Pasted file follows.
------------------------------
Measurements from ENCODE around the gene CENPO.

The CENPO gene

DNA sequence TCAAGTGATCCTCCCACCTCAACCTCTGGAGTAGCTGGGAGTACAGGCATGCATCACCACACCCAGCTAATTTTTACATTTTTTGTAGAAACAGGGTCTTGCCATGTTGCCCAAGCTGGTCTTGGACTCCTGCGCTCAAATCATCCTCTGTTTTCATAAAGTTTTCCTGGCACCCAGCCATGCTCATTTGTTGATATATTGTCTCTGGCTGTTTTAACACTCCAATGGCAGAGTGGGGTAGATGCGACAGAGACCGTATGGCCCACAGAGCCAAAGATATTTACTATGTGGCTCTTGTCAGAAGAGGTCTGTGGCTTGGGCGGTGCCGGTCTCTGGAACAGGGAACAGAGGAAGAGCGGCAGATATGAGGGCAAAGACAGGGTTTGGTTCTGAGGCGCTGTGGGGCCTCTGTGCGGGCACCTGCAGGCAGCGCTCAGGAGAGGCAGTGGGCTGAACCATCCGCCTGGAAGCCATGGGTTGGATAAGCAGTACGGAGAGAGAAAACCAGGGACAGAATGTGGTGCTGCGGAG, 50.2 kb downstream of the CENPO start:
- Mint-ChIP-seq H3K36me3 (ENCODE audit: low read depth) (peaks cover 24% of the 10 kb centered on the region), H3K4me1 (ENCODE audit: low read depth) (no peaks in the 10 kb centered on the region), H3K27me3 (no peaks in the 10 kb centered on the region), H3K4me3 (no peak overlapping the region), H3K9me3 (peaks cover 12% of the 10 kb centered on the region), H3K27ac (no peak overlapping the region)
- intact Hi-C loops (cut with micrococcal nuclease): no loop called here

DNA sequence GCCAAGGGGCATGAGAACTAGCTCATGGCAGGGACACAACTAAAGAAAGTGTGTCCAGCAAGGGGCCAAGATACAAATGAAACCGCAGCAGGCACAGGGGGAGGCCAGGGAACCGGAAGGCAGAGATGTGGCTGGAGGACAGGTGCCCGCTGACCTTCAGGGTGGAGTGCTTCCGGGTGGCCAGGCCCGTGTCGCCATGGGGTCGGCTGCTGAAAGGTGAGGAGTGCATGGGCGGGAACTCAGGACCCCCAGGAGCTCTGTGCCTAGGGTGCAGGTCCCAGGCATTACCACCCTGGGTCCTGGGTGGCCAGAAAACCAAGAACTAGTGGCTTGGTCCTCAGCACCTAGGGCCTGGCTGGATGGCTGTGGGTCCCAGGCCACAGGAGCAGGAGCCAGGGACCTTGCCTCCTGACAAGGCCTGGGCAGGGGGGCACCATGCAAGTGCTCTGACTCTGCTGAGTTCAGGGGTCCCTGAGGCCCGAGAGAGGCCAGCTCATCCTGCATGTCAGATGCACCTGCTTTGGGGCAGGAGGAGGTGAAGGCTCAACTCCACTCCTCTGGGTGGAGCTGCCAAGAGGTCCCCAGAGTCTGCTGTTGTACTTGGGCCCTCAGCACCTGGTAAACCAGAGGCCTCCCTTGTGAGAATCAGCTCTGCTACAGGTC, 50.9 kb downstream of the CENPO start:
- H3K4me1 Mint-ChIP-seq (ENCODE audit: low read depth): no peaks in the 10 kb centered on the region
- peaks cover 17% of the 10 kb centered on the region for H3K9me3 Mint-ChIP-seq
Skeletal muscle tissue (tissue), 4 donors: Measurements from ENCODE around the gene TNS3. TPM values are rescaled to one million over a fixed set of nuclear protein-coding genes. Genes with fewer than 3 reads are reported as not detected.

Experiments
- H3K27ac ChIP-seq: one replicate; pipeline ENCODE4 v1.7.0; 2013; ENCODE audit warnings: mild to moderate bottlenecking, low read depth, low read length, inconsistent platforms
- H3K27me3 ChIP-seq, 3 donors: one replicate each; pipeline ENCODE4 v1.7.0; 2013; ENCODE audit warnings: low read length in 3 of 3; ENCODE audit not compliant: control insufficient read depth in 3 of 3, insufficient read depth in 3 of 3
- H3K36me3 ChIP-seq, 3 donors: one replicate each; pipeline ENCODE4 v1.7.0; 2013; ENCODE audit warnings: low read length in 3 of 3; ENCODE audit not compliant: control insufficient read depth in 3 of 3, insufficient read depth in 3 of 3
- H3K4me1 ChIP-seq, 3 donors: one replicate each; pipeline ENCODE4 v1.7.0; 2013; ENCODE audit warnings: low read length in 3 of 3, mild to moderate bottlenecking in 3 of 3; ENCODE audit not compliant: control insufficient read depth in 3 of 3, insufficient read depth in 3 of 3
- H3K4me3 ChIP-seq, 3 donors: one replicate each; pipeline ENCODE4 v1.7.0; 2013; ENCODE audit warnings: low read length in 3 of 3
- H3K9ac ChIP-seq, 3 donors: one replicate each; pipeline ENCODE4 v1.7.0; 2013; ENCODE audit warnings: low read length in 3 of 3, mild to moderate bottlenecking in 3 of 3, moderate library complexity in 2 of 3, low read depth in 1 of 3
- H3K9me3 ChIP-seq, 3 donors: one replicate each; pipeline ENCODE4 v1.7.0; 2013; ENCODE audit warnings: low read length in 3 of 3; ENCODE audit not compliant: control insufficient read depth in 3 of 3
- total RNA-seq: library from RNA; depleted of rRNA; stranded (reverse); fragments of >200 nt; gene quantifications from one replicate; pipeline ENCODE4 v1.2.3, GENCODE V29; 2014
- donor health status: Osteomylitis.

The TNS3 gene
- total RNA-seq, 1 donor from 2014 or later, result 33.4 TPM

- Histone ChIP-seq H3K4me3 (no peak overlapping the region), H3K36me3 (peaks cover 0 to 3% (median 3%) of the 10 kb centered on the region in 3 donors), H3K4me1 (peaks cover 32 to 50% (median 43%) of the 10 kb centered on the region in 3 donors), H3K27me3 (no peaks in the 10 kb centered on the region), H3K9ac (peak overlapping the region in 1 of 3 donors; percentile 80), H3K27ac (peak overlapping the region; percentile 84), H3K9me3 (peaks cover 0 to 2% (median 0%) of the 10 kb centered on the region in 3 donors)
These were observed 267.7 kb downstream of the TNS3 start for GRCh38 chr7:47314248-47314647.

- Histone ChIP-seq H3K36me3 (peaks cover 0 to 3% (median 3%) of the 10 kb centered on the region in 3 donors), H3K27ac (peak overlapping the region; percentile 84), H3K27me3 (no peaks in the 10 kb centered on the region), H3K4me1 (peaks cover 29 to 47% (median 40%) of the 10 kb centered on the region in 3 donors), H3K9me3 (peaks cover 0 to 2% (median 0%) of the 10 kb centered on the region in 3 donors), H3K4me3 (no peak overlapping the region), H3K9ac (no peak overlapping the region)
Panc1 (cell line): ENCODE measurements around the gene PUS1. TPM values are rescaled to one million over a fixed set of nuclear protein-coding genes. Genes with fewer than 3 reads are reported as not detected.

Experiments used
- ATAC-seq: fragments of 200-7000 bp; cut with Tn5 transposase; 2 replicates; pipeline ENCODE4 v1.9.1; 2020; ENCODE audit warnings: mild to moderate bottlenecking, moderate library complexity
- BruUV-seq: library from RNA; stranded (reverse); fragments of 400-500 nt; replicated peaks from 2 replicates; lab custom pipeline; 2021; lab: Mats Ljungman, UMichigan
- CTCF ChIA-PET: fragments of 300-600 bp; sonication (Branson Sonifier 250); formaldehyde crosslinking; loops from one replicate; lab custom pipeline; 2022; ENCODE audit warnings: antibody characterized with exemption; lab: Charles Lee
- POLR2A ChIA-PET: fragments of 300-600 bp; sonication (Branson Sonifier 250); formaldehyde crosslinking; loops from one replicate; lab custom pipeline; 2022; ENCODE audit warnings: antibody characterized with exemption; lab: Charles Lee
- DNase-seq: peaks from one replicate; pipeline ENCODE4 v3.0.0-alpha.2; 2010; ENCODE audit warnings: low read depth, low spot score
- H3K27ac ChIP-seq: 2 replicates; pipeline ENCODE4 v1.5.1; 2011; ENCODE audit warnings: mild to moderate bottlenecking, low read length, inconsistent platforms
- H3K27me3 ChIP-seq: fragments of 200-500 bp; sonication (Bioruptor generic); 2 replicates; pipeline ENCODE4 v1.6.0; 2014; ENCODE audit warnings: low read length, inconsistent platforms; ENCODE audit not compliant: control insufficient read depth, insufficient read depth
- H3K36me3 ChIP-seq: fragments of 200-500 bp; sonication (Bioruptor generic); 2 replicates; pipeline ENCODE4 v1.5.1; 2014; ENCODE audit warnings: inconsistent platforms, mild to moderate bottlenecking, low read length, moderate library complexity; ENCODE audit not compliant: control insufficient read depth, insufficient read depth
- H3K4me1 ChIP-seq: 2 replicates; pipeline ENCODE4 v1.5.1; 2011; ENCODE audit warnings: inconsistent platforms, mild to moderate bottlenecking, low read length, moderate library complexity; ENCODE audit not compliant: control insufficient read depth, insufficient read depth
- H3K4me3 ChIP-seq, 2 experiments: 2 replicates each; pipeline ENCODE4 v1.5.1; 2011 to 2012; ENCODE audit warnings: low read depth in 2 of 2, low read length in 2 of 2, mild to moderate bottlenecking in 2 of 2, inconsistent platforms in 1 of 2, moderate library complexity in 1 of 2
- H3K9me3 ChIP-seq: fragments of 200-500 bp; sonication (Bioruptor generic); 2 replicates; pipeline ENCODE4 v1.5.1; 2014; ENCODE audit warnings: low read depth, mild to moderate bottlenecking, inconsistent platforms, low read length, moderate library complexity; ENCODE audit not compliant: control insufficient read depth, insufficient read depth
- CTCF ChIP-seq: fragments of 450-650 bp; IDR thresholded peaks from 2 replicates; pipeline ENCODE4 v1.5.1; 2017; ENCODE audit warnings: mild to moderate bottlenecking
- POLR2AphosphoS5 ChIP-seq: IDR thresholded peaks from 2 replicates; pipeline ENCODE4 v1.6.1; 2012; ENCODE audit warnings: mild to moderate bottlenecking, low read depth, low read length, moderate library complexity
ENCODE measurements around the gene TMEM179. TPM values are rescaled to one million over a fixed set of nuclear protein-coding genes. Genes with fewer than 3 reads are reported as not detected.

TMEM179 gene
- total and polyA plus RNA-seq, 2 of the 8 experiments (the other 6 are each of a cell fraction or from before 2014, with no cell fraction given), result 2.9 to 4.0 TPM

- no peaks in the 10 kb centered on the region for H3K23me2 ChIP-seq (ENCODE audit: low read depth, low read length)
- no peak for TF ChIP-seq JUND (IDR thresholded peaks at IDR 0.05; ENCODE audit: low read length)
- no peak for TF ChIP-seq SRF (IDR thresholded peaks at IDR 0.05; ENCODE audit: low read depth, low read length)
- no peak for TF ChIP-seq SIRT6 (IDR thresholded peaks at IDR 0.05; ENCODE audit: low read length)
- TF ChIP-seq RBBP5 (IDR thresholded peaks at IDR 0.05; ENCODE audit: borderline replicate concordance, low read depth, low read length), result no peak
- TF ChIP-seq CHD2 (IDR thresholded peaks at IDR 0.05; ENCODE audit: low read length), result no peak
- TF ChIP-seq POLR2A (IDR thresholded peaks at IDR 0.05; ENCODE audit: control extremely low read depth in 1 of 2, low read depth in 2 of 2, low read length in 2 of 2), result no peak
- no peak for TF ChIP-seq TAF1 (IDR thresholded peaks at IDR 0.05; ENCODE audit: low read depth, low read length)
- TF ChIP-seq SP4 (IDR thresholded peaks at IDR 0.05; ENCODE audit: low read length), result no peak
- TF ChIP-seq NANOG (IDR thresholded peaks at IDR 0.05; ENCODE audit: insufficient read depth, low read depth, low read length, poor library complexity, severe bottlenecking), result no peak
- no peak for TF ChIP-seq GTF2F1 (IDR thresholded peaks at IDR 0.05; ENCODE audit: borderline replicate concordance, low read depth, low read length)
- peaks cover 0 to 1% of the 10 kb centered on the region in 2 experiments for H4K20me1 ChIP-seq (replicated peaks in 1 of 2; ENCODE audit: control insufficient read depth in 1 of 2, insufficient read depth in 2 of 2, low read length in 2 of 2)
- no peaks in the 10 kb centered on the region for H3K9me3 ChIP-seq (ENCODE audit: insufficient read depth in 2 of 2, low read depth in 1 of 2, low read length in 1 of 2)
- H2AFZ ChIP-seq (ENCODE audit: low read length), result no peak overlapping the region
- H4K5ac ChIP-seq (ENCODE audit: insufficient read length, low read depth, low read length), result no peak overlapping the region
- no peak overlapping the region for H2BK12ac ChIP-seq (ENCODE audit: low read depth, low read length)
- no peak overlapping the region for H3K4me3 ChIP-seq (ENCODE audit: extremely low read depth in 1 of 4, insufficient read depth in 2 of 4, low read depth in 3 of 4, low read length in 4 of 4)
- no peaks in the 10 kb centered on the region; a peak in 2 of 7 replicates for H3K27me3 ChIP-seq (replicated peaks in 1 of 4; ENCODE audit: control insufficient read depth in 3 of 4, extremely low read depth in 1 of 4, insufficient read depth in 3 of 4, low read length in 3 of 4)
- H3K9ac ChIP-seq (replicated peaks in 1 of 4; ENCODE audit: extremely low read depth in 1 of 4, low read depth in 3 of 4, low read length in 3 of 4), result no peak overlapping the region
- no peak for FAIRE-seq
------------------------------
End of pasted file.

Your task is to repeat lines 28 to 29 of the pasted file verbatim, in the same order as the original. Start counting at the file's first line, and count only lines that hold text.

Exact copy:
- BruUV-seq: library from RNA; stranded (reverse); fragments of 400-500 nt; replicated peaks from 2 replicates; lab custom pipeline; 2021; lab: Mats Ljungman, UMichigan
- CTCF ChIA-PET: fragments of 300-600 bp; sonication (Branson Sonifier 250); formaldehyde crosslinking; loops from one replicate; lab custom pipeline; 2022; ENCODE audit warnings: antibody characterized with exemption; lab: Charles Lee